March 18, 2013, by Lisa Warwick
Social Work: A Question of Love?
It is taboo to talk about love in social work academia. But for me, social work is about issues of the heart. I by no means mean romantic or sexual love; what I rather mean are fierce, passionate, and at times heartbreaking emotions that I feel everyday when at work. I loved my role as a social worker: it inspired, motivated and enraged me at times. But at the very least I came home from work each night secure in the knowledge that I had made a difference. I now battle daily with the conflict between being ‘out there’ as social worker and existing in the cocoon of university life, merely writing about social work. Social research evidently requires deep intellectual processing, personal discipline and dedicated commitment to academic excellence – but what is all this worth if we do not change a thing? With this question in mind, social work academics should hold an ethical commitment to actively and critically engaging with past and present practice in order to improve the future lives of the most vulnerable.
The decision to embark on an academic career, at least for the next four years, was not motivated by a desire to have a title. Nor was it to be admired or an arrogant self-appreciating pursuit of recognition. It was more than that. Etched in my mind are the haunted eyes and broken bodies of the children and adults I have met throughout my career; my research is motivated by a desire to examine a multifaceted area of practice that I believe is both under-researched and misunderstood. Equally, going to work in residential homes alongside my studies is fundamental, it’s part of who I am and I never want that part of me to disappear; and crucially, it also serves as a reminder that it’s not about me, it’s about them.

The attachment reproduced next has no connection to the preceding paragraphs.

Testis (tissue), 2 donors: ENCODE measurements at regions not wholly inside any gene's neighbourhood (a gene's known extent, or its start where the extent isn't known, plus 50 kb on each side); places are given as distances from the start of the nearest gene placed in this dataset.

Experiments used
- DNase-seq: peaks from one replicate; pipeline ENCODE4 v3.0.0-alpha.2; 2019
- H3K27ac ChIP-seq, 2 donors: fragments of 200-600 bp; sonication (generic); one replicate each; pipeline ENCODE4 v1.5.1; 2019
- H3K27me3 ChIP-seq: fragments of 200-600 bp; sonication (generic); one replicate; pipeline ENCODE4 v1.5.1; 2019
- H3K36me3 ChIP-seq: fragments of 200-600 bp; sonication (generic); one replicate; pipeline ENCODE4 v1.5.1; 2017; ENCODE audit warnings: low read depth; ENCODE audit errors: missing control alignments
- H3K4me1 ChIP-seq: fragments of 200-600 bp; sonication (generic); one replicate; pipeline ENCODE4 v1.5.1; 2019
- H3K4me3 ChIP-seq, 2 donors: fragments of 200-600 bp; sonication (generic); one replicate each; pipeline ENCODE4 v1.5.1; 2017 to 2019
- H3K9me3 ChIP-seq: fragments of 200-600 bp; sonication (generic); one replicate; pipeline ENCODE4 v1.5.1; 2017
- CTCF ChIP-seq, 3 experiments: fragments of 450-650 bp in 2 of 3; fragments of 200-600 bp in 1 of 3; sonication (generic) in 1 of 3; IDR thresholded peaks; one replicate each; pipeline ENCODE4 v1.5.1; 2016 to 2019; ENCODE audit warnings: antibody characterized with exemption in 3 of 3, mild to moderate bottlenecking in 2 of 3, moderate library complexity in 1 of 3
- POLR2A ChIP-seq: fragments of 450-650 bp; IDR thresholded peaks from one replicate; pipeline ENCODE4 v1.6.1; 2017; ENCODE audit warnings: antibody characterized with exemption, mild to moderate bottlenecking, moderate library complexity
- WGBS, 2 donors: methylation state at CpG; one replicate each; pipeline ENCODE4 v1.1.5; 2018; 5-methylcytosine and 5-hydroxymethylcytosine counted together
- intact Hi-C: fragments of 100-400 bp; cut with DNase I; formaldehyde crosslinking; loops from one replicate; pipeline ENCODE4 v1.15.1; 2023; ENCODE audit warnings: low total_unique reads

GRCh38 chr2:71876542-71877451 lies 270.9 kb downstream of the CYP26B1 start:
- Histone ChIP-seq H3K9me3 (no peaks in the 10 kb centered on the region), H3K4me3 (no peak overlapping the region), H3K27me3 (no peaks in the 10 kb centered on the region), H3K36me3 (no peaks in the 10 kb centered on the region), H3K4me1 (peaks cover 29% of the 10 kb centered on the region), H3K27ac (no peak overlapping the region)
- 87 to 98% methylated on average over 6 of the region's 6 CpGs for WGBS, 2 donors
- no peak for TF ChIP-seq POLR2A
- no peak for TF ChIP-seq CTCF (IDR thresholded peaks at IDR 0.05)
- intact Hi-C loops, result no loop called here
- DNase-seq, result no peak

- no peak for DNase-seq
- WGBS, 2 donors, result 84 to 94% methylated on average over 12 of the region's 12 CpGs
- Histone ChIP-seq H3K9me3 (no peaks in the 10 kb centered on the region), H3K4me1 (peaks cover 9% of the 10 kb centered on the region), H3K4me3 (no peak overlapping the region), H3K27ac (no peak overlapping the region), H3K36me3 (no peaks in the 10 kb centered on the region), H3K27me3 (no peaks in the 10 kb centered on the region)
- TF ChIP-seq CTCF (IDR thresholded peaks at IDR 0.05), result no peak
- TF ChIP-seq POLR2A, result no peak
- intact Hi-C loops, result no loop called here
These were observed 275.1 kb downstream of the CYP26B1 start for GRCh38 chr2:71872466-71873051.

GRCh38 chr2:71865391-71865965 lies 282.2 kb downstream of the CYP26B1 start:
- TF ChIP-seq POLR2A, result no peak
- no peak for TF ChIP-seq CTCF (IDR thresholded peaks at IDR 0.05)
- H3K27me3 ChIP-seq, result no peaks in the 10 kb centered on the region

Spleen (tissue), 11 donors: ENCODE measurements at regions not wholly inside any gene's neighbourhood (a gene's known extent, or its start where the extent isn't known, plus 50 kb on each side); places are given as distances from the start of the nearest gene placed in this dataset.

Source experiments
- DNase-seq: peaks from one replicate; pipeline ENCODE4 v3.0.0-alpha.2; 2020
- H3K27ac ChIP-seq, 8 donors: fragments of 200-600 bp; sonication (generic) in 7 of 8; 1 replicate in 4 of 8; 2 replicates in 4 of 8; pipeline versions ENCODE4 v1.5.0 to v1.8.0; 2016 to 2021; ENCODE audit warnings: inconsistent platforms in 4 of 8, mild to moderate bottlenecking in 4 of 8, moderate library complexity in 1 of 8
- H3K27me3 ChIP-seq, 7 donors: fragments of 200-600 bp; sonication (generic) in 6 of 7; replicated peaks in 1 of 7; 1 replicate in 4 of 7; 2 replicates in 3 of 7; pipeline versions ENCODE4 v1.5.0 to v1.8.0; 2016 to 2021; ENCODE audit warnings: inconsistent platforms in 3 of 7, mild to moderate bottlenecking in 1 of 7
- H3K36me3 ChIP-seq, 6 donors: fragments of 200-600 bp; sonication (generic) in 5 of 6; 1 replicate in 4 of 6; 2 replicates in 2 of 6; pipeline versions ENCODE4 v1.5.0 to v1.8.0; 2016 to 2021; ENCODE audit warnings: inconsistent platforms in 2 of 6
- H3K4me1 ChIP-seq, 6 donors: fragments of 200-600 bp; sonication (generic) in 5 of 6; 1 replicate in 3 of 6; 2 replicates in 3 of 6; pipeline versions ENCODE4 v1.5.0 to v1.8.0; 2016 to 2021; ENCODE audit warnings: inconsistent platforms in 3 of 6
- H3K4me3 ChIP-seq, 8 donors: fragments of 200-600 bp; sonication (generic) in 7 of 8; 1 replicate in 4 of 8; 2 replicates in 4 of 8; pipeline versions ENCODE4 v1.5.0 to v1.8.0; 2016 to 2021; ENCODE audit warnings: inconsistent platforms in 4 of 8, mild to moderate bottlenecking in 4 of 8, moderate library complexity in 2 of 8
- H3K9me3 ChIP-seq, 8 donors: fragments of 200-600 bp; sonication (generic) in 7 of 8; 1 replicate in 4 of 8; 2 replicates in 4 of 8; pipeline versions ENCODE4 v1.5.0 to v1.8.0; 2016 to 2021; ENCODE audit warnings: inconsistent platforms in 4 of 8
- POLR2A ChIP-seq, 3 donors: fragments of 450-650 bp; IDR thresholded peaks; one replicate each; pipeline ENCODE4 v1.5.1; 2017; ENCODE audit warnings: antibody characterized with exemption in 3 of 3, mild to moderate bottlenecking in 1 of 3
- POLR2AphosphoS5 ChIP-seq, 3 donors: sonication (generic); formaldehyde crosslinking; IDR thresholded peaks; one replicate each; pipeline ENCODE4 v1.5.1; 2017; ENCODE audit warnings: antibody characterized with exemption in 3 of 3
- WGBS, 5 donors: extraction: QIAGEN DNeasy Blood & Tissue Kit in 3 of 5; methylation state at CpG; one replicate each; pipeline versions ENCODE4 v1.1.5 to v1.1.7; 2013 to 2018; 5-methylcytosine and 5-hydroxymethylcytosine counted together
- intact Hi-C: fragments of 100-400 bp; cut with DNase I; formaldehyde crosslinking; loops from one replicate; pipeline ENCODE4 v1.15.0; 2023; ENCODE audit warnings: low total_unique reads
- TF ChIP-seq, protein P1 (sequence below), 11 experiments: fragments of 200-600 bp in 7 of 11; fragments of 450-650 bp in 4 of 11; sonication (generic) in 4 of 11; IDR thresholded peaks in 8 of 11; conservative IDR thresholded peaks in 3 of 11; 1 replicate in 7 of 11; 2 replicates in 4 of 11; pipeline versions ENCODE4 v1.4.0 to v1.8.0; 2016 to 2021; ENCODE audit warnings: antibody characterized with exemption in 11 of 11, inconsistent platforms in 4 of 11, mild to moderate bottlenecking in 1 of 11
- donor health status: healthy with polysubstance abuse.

Balancing practice and academia is challenging. Sometimes I do want to forget that basic human rights are violated every day, I want to pretend that children and adults are not subject to abject poverty, suffering and abuse. I want to pretend that my relatively middle-class existence is the experience of all. But my biggest challenge – and arguably my biggest fear – is that I become blasé. It scares me when I catch myself not feeling anything. I read an article last week about ‘Baby P’ [Peter Connolly] and I was repulsed that I had become so engrossed with drinking coffee and working out ‘P’ values that I had forgotten how I used to feel about social work. I catch myself forgetting about the bravery, dedication and empathetic performances of social workers who dedicate their lives to working with the UK’s most marginalised individuals. Instead choosing, and indeed at times preferring, to sit in my own ivory tower passing judgement on performance – forgetting what it is like to balance disproportionate bureaucratic navigation, blatant societal injustice and palpable individual human pain. And so I go to work wanting and indeed needing to see it all again. Growing up and developing professional resilience and wisdom is, of course, imperative to professional development and necessary in order to protect yourself. But growing complacent and worse, self-righteous, is not imperative – not at all.
So I argue that social work is about issues of the heart. Committing to ethically informed inquiries motivated by a want for understanding and a motivation to change the lives of those whom we study should be at the heart of social work research. For every child I’ve met along my journey – each of whom have taught me as much as any book could – I write this and pursue my studies, in some way I hope at least, for you. If talking about love in social work is taboo then I suppose you should call me a deviant, for I think it should be at the very heart of what we do.